That last post means that I’ve covered all of our stop in the amazing province of Yunnan. After we left Zhongdian (another spectacular bus ride with amazing mountain views!), we returned for a short stay at Bruce’s in Shuhe.
Before we knew it, it was time to head to the airport and catch our next flight, north and east to China’s capital city. As our plane ascended, we were able to look west and see the Himalayan mountains, snow-capped and brilliant in the afternoon sun. SUCH an amazing sight. And a quite a contrast to the place we’d be landing in later that night.
I need to be fair here. I think the odds may have been stacked against Beijing making the best impression on me. I know people who think it’s pretty darn cool and according to what I’ve read about it, there should be loads of interesting stuff to see and do. But it ended up being my least favorite part of our time in China.
So, like I said, to be fair, we didn’t see it at its – or my – best. We were there during some of the worst fog/smog the city that year. The first few days, we could hardly see across the street it was so thick. Our apartment felt like it was floating in a silent, surreal cloud. The weather was cold too, and that chill felt like it seeped into everything, while the fog leached color out of the world. It created an eerie effect for me; the city at times seemed too quiet, too subdued.
Also, I was miserable and sick with a really bad cold for a lot of the time. Even if the sights outside the apartment would have been more enticing, I don’t know how much energy I would have had for exploration.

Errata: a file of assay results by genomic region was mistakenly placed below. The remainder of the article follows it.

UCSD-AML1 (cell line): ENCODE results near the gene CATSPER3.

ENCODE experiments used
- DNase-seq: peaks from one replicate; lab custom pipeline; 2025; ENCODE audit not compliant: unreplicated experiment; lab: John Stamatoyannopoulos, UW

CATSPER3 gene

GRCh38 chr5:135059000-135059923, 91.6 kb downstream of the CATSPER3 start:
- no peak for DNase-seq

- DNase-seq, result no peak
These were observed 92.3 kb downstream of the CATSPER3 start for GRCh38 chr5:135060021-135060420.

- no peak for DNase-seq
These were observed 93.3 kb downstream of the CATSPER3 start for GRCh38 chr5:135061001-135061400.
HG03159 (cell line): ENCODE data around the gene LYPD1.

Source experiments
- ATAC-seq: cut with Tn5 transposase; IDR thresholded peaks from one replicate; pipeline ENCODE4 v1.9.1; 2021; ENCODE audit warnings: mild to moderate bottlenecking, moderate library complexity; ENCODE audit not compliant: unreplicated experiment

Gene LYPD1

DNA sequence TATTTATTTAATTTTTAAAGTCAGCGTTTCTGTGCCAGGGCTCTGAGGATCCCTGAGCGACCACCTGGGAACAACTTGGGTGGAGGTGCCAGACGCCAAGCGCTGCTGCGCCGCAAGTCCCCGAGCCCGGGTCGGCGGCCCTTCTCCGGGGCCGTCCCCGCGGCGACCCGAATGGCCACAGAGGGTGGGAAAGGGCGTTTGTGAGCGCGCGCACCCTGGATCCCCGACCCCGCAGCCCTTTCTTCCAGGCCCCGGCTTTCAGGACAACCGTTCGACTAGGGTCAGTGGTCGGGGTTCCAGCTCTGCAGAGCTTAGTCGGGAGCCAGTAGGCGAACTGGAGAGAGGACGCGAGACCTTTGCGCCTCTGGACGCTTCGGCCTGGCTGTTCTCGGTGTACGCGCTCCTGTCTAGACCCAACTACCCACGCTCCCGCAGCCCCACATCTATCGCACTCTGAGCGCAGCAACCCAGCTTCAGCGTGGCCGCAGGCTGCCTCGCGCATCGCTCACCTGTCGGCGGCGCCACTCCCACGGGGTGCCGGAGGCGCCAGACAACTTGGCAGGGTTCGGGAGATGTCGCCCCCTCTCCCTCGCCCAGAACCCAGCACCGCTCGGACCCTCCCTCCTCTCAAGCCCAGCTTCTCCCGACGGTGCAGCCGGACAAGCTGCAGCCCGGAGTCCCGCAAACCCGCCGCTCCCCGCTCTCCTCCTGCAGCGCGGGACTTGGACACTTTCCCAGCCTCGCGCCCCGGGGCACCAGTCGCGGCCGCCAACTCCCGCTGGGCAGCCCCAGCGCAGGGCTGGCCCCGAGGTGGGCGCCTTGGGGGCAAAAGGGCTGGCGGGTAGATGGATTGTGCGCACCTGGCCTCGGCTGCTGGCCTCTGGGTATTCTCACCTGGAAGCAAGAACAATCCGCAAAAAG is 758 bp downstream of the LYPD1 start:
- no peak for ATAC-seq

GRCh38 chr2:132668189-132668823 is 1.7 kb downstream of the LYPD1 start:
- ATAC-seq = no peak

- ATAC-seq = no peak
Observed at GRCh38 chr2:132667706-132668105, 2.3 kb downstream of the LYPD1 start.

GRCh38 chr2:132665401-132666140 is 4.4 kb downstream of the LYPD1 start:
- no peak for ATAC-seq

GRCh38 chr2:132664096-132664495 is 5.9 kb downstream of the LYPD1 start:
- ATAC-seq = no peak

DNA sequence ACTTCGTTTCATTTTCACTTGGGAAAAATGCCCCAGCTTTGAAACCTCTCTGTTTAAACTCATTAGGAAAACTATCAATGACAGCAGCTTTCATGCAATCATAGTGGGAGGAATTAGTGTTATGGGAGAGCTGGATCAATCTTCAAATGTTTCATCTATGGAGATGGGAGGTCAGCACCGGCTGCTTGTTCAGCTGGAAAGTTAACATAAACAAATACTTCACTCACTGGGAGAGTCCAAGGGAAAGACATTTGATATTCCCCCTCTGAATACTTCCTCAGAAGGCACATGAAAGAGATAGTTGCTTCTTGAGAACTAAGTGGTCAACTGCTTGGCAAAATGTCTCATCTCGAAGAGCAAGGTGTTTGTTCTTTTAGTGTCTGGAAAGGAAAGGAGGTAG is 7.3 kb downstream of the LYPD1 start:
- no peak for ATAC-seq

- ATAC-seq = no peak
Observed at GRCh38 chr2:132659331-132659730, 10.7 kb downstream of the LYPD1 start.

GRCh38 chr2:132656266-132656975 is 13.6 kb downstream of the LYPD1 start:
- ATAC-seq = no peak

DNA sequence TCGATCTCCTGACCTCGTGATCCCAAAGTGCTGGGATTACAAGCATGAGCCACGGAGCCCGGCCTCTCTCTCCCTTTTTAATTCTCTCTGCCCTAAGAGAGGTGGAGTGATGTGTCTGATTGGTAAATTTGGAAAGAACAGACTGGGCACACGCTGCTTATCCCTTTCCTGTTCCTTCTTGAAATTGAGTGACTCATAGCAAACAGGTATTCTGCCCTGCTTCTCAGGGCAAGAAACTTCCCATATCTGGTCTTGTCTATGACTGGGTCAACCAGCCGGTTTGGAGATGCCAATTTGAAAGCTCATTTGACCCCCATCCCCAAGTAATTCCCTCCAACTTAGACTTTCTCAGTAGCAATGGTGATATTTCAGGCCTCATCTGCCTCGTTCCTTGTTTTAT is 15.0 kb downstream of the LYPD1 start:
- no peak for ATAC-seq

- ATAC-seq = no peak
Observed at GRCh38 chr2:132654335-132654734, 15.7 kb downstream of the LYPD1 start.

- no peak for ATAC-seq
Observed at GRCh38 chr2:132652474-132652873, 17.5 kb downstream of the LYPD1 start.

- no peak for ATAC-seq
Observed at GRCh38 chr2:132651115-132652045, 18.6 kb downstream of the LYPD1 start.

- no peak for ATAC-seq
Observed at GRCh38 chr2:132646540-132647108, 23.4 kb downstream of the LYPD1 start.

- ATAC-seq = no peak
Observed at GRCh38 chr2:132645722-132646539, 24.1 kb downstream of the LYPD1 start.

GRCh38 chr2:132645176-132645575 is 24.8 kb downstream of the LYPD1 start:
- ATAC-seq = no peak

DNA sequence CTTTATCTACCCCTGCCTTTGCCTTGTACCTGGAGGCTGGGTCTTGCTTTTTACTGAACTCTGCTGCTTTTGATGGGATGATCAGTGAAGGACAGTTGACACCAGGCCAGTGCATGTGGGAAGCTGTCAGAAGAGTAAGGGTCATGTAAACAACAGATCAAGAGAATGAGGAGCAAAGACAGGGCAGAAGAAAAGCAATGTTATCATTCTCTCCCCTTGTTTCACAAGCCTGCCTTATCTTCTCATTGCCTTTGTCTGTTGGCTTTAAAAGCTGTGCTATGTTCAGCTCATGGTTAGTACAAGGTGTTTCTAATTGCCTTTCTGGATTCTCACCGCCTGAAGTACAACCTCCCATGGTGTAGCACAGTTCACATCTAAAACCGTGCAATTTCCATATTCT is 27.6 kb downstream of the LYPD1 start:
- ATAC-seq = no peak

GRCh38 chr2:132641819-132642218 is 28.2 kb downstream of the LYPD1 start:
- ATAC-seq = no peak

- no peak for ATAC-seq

Not that I didn’t get out. We rented a studio apartment via Airb’n’b in the city’s art district, and it wasn’t long before we had our regular spots in the neighborhood for groceries, coffee (yay, Costa!) and some reliable restaurants. It was a nice change to just live like a normal person instead of a tourist for a few days, to absorb every day happenings around the neighborhood.
Sick or no, there is no way you can go to Beijing and NOT visit the Forbidden City, so that was the one major tourist sight that I visited (Roman went to more while me and my cold flopped in the apartment). Of course we also visited The Great Wall, but I’ll save that for another post.
The Forbidden City
It’s impossible not to be impressed by the Forbidden City. Built in the 1400s, the compound served as the imperial palace to 24 different emperors. It is the largest “ancient palatial structure” in the world, composed of hundreds of buildings and courtyards covering over 170 acres. All of it is surrounded by two security measures – a broad moat and a thick, high wall that is over seven meters high. Every detail, from the placement of the buildings to the color of the roof tiles, was carefully planned and executed with both symbolic and practical consideration. Nearly all the roofs are yellow, the color of the emperor. Massive copper and iron vats line courtyards and in ancient times were filled with water, providing both decoration and a means to put out fires. Lots more information on the symbolism of the architecture and design here if you are interested.
We spent half a day wandering around the complex, leaving as the sun began to set. If I’d been feeling better, I think we could have easily spent even longer – there was so much to see and take in! 🙂 Here are just some glimpses of the place.